Hitler responded "politely" to Rosenberg's "oversight" in countermanding his order. A brief letter from the Reich Chancellery was sent stating: "To the Reichsminister: The Reich Minister of the Occupied Eastern Territories issued his orders before he got knowledge of the most recent intentions of the Fuhrer. The Fuhrer wishes to see samples of uniforms and insignia before he gives his approval, and before beginning production of uniforms will be ordered. As the regulations ordered by the Reichsminister of the Occupied Eastern Territories are not in contradiction to the hitherto existing principal intentions of the Fuhrer, especially as shoulder boards are not under consideration, it is assumed that the Fuhrer will give his approval. Everything else will be left to Reichsminister." Apparently, sometime between the issuance of Order Nr. 1 and the issuance of the uniform regulations below dated 25 March 1942, Rosenberg commissioned the noted designer Egon Jantke to create uniform designs for personnel assigned to the Occupied Eastern Territories. While in an article written by him, Jantke takes all the credit for the resultant designs. It should be noted that a great deal of direction came from Rosenberg himself.

John R. Angolia: "In the Service of the Reich", R. James Bender Publishing, 1995

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Tuesday, October 2, 2007

The Early SS Uniform


The Schutzstaffel was first organized in the early 1930's by Heinrich Himmler as Adolf Hitler's own bodyguard (Leibstandarte SS). After the SA (STURM ABTEILUNG) Blood Purge, the power of the SA was broken; and the rise of the SS began.

The early regular uniform of the SS consisted of:

A Black Coffee Can type hat, with the SS eagle insignia with the SS deaths head under it.

The early SS uniform Shirt was constructed of a rough dark gray wool or cotton cloth material. A single shoulder board was worn on the right shoulder. No Sleeve or Cuff Insignia was worn. But the regular SS Collar Tabs were worn. The buttons were pebble grained with RZM Marks.

The early SS Trousers were made of a rough dark black wool and were of the riding breech type. A black leather garrison belt with an over the shoulder strap was worn with the uniform. A black regulation tie was worn with the uniform shirt, Usually a N.S.D.A.P. Party stick pin was worn on the tie. Regulation Black riding Boots were worn with the uniform and a Regulation Nazi Party broad red arm band with a black swastika in a white circle, was worn on the upper left arm.

An SS dagger was also worn with the early Schutzstaffel Uniform. The SS dagger was worn by enlisted men and officers. The design was identical to the SA dagger with the exception of a black wood grip with SS Insignia in place of the SA emblem. The blade was etched with the SS motto (Meine Ehre Heist Treue) Translation "My Honor is My Loyalty". The enlisted man's dagger had a black leather Verttical hanger and the officer's model dagger had a double chain hanger with alternate skull and SS symbols on the hanger.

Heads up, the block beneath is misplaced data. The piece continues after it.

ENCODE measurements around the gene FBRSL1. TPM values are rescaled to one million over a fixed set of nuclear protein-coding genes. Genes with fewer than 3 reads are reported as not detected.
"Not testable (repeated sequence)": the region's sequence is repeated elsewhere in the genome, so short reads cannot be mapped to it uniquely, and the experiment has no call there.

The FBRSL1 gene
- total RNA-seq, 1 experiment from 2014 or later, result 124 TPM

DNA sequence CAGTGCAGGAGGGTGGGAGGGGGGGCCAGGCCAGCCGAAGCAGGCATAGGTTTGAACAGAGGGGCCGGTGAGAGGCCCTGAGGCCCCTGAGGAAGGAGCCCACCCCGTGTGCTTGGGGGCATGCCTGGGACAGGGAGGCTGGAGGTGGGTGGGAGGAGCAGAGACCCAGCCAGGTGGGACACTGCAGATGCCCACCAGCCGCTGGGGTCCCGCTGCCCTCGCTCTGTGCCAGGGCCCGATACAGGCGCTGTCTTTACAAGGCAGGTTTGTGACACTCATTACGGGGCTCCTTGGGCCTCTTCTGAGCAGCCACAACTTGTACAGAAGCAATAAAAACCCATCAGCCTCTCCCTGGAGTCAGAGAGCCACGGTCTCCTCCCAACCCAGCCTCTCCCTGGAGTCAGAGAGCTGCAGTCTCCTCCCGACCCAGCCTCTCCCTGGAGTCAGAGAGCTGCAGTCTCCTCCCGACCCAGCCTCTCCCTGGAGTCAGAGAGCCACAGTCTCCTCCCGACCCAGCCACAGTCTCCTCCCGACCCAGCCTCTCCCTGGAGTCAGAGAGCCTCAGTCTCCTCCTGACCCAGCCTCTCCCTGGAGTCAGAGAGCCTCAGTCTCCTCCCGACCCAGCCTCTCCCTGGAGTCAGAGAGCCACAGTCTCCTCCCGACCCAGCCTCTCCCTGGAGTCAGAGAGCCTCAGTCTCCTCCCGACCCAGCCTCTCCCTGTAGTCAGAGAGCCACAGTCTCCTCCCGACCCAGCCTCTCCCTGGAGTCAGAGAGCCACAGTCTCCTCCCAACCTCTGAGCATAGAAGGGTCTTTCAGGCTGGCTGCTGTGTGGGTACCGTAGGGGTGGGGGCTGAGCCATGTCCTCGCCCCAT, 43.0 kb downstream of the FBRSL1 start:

VINCE KUCINSKAS: EARLY SCHUTZSTAFFEL UNIFORM, "Der Haken Kreuz",C. 1968

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Monday, September 17, 2007

Introduction to the Reich Diplomatic Service


The Reich Foreign Office

Because of the complexities brought about by the governmental structure, the interrelationship between independent ministers, and the virtually identical cut and style of the uniforms worn by the various officials; a precise understanding of the uniforms is difficult at best.

Jill Halcomb was the first to tackle this subject in her book, "Uniforms and Insignia of the German Foreign Office and German Ministries, 1938-1945". Had it not been for this work, the work that follows would have been similar to attempting to put together a picture puzzle without the picture as a guide. The uniform regulations provided by Otto Sponk concerning officials of the foreign office and the ministries were invaluable in' piecing together the intricacies among these organizations. However, these very regulations made the task, at times, even more difficult.

Selection of word description, where colors in particular were concerned, only tended to confuse the issue. For example, there was a fine-line distinction between the color black and the midnight-blue; dark brown brings to mind a chocolatebrown whereas in fact it was simply a basic brown; medium brown was more of a tan; field-grey ranged from basic grey to a brownish-grey or "earth-grey"; silver and gold referred to a color only, with silver usually being aluminum wire or silvergrey thread and gold being metallic wire or yellow Celleon; orange-brown was one of the most accurate (besides black) colors used. It is interesting to note that a concerted effort was made not to have a color in conflict with the brown color of the NSDAP, yet this orange-brown was very similar

A very basic means to define colors relative to organizations is to remember that after Hitler's visit to Rome in May 1938, and the subsequent regulations dated 30 March 1939, wear of the black uniform was restricted to the career diplomats of the foreign office, the navy-blue was worn by diplomatic and government officials (to include those assigned on temporary duty in Eastern and Western Occupied Territories), and the brown was worn by those officials assigned outside the borders of the Reich.Some other peculiarities regarding uniforms are:

1. Collar piping was not worn by career diplomats of the foreign office. It was worn by officials (except where restricted for the lowest ranks) and selected ministers.

2. Initially the buttons for all organizations were the national emblem over the oakleaves. However, when the button with the national emblem over the globe was introduced, this was restricted solely to career diplomats of the foreign office, while the earlier button was worn by all officials.